Policy regarding Academic Dishonesty
In cases of academic dishonesty, no credit will be awarded on the course assignment (e.g. quiz, test, exam, presentation, paper), no make up for the assigned work will be allowed, and the final course grade may be marked down. The case will be reported to the DUS and to the Office of Student Conduct in the Dean of Students Office, and the course will not count toward the AMES major. In the case of a second incident of academic dishonesty, the student will receive a failing grade for the course.
The Office of Student Affairs defines academic dishonesty as, among others, plagiarism, cheating, stealing and/or lying.
Cheating is the act of wrongfully using or attempting to use unauthorized materials, information, study aids, or the ideas or work of another in order to gain an unfair advantage. It includes, but is not limited to:
- plagiarism on any assignment;
- giving unauthorized aid to another student or receiving unauthorized aid from another person on tests, quizzes, assignments or examinations;
- using or consulting unauthorized materials or using unauthorized equipment or devices on tests, quizzes, assignments or examinations;
- altering or falsifying any information on tests, quizzes, assignments or examinations;
- using any material portion of a paper or project to fulfill the requirements of more than one course unless the student has received prior faculty permission to do so;
- working on any examination, test, quiz or assignment outside of the time constraints imposed;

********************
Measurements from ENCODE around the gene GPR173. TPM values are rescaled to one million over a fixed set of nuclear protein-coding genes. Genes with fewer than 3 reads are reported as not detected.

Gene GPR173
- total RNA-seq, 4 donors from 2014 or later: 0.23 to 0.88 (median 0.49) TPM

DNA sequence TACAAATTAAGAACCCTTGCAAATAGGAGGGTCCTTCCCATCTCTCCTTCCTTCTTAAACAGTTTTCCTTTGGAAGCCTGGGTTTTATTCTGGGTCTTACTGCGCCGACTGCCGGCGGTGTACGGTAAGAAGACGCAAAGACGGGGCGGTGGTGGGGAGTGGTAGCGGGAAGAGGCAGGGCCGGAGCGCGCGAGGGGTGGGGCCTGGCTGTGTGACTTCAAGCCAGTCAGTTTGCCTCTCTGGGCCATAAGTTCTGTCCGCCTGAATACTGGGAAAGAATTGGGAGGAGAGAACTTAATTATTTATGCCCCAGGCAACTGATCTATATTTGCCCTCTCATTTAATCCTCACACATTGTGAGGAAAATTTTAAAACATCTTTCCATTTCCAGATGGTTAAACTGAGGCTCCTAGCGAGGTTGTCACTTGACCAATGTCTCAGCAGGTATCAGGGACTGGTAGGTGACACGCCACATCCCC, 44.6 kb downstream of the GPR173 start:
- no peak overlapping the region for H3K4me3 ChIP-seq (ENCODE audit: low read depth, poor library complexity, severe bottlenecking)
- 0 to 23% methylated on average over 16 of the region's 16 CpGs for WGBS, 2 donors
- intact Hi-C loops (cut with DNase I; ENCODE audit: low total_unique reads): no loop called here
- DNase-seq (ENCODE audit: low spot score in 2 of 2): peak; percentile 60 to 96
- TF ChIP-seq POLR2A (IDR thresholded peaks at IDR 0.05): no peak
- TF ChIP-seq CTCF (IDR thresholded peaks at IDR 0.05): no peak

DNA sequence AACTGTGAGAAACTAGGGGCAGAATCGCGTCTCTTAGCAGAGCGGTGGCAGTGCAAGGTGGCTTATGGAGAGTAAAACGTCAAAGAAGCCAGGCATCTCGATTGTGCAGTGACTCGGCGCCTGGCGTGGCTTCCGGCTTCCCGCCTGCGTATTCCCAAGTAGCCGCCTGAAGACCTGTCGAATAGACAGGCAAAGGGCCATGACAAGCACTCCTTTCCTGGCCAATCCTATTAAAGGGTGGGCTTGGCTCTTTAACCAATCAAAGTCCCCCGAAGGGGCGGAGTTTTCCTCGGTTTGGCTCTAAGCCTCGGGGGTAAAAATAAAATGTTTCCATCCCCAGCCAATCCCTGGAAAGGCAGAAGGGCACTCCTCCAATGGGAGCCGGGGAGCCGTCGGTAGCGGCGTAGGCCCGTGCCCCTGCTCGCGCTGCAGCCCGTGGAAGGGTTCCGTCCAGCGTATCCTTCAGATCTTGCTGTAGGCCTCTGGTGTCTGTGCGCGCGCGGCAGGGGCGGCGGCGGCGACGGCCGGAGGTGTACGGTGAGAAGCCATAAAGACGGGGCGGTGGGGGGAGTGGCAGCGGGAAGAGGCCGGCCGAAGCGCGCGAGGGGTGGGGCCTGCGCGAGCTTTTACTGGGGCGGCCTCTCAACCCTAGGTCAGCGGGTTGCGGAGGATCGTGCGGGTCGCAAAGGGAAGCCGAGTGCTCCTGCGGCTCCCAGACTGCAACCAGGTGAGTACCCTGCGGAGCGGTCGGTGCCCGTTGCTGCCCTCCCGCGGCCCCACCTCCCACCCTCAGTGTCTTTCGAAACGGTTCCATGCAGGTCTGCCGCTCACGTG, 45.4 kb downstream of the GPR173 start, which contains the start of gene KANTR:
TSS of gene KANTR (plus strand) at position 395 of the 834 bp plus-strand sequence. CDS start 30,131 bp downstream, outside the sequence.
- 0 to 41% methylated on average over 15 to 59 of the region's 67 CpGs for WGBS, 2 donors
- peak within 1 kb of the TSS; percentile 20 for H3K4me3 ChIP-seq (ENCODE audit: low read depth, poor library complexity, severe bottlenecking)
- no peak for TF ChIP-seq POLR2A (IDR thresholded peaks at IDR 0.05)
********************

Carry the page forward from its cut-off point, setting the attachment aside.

- the unauthorized use of prescription medication to enhance academic performance;
- submitting an altered examination or assignment to an instructor for re-grading; or
- failing to adhere to an instructor’s specific directions with respect to the terms of academic integrity or academic honesty.
“Plagiarism” occurs when a student, with intent to deceive or with reckless disregard for proper scholarly procedures, presents any information, ideas or phrasing of another as if they were his/her own and/or does not give appropriate credit to the original source. Proper scholarly procedures require that all quoted material be identified by quotation marks or indentation on the page, and the source of information and ideas, if from another, must be identified and be attributed to that source. Students are responsible for learning proper scholarly procedures.
The term “assignment” includes any work, required or volunteered, submitted for review, academic credit, and/or disciplinary sanction.
All academic work undertaken by a student must be completed independently unless the faculty member or other responsible authority expressly authorizes collaboration with another.
For additional information about plagiarism and appropriately citing, see http://library.duke.edu/research/citing/.
Stealing is the act of intentionally taking or appropriating the property of another, including academic work, without consent or permission and with the intent to keep or use the property without the permission of the owner or the rightful possessor.
Lying is communicating untruths or misrepresentations in order to gain an unfair advantage. In this case, it especially pertains to the providing of false or misleading information in order to be excused from classes or assignments.
The Use of AI
The appropriate use of AI in the AMES classroom may take a variety of forms in different classes, so please review your course syllabus carefully and check with your instructor when in doubt. Each instructor will provide specific guidelines about how online tools such as Google Translate, ChatGPT, Midjourney, etc. should or should not be used for class purposes. Adherence to these course-specific guidelines is expected under the Duke Community Standard.